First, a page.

Photo: Agriculture in Indian Country is a $3.3 billion industry. (Mark Trahant photo)
Life is about to get more expensive. The trade war with China means that prices will spike on hundreds of products ranging from steel to bacon.
This is Trahant Reports.
President Donald Trump campaigned on the issue of trade. He said as a candidate: “We can’t continue to allow China to rape our country and that’s what they’re doing. It’s the greatest theft in the history of the world.”
Now that he is in office? He said we shall soon know if the United States will be successful in its attempt to rewrite trade rules.
The trade war is one that is fought with a tariff. It’s a tax that the United States charges businesses that import goods from China. And China, in retaliation, then charges its tariff on goods sold by American companies to that country. The problem that the Trump administration would like to resolve is that China sells far more products to the United States.
A tariff makes the price of the import more expensive, in one theory, gives domestic producers an advantage. Only that is not what is happening. Soybean prices, for example, are at the lowest point in more than a decade.
Agriculture is a $3.3 billion industry in Indian Country. That is made up of both crop sales and livestock both of which will see reduced international sales during a trade war.
Another area that impact tribes and tribal enterprises is the cost of construction. The cost of raw materials, especially steel, is going up. Steel is the most common material used in construction of hotels, casinos, and other commercial buildings, accounting for about 16 percent of a building’s cost.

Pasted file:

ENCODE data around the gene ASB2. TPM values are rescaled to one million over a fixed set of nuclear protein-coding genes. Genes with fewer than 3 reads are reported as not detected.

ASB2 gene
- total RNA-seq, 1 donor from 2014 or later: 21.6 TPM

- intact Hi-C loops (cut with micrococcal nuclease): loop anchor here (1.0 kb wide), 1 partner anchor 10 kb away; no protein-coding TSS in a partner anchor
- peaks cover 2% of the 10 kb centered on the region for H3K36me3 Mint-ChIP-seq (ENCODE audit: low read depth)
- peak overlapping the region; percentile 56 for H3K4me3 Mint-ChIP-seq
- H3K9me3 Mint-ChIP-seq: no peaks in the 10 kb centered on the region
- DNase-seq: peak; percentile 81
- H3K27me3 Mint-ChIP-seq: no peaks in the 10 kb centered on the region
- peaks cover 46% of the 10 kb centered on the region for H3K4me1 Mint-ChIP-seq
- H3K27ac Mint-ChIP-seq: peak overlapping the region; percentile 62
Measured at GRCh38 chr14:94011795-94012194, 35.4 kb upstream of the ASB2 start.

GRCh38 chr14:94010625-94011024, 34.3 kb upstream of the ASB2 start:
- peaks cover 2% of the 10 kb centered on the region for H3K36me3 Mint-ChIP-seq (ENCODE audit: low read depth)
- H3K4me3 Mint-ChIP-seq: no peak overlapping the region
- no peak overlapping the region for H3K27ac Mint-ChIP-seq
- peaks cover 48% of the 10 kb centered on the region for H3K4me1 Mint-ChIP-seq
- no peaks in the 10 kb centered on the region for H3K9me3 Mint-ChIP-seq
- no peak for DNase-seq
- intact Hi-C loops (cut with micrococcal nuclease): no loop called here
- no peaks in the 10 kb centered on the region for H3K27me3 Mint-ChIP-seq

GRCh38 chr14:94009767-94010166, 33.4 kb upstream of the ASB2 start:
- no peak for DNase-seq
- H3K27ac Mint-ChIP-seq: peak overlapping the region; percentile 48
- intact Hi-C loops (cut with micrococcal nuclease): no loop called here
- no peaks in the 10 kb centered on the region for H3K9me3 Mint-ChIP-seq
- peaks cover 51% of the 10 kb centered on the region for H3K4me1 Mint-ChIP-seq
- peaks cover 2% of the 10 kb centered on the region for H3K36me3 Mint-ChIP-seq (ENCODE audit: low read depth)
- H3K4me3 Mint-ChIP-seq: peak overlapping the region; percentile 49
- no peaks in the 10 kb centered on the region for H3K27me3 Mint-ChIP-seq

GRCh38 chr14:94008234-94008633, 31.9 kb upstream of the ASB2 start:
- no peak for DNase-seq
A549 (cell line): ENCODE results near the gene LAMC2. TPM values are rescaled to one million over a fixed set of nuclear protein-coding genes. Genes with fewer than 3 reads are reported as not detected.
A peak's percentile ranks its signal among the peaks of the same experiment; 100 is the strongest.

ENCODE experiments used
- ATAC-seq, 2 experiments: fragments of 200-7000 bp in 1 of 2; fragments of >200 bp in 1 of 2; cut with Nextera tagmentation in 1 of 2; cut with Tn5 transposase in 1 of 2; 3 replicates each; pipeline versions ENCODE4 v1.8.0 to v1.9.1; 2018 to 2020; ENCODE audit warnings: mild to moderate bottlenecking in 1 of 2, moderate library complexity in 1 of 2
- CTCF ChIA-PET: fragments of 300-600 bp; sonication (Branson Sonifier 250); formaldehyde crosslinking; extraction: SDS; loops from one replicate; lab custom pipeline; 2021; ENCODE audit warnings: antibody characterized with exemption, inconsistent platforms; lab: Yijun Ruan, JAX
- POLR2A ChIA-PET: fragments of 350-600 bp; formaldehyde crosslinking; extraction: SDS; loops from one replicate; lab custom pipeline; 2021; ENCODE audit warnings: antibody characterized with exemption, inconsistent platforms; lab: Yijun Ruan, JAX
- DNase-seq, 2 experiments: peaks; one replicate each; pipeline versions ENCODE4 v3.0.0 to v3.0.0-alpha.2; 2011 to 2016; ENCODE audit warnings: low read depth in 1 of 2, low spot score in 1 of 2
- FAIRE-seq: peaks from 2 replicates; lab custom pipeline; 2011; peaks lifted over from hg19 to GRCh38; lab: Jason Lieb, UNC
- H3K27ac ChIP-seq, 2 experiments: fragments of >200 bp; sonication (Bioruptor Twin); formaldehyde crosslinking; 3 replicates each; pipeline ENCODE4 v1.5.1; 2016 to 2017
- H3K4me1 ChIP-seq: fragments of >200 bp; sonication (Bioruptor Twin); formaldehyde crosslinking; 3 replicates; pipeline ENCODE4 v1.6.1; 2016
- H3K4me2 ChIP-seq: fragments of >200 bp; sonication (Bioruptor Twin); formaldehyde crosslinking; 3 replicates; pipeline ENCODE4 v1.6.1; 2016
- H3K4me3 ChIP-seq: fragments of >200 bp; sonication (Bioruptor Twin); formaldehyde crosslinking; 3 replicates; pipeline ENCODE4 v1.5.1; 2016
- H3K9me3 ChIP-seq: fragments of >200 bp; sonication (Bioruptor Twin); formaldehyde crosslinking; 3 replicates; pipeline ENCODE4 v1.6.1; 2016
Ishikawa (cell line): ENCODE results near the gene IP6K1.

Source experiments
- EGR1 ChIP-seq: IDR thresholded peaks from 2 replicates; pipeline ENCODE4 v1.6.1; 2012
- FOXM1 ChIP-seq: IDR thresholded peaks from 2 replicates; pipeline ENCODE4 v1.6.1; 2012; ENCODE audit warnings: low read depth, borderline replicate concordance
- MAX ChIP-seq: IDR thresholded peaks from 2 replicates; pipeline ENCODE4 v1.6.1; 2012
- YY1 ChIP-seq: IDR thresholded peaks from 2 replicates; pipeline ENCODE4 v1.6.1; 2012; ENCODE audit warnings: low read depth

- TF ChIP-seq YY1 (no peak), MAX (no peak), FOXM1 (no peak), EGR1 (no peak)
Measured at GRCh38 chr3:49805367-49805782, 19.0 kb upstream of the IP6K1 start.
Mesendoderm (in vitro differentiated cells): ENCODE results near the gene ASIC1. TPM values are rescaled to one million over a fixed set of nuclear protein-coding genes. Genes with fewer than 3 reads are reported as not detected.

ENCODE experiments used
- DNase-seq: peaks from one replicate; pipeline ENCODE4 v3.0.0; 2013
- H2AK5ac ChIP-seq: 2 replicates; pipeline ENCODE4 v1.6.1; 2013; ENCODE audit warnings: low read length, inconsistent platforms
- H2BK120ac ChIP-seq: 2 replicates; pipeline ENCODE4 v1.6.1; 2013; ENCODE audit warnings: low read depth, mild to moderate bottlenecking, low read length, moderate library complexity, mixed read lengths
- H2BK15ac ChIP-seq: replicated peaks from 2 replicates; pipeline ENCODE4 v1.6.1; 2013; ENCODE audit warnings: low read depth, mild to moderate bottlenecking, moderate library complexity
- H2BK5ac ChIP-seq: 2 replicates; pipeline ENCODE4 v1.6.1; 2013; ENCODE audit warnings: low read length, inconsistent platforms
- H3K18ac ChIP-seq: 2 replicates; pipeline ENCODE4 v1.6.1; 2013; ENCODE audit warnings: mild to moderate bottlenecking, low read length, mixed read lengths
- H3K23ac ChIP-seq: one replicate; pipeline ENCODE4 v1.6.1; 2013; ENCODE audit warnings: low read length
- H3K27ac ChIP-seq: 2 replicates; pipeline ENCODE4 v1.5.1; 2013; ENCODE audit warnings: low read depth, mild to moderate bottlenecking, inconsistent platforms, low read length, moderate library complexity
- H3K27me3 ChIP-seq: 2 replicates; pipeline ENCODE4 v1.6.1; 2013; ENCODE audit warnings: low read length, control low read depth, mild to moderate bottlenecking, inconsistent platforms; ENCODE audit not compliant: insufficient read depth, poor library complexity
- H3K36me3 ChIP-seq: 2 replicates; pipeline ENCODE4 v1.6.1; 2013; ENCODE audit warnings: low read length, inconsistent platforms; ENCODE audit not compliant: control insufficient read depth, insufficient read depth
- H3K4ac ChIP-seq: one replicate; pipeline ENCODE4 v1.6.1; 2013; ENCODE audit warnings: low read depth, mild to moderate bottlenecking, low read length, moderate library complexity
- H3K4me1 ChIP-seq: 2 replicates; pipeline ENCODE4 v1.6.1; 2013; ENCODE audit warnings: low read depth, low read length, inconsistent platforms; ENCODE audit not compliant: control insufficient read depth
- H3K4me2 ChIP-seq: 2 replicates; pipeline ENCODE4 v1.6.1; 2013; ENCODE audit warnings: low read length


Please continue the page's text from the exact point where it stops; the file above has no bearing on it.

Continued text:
Of course the administration is hoping that China will back down and reach a trade deal with the United States before June when these new taxes begin. And trade policy is one of those issues that defies party politics. More than a few Democrats agree with the president on this one issue.
Some see slowing trade as a good thing for the climate. A report by the United Nations said there is a connection between climate change and trade. More trade means more emissions of greenhouse gases. The UN said a better route is for international cooperation, on trade and climate.
In the meantime a trade war will mean a higher price for everyday products that are produced in China. Retailers ranging from Target to Home Depot said consumers will pay higher prices soon because of these new trade taxes. About a quarter of the shelves of a WalMart store are stocked with things from China. Most food is produced locally, but bedding, clothing, toys, and much, much more are part of the global trade network. Last year China accounted for more than 40 percent of all clothes, 72 percent of all footwear, and 84 percent of all luggage and other travel goods imported into the United States.
The bottom line: A trade war means we will pay more taxes on everything we buy.
I am Mark Trahant.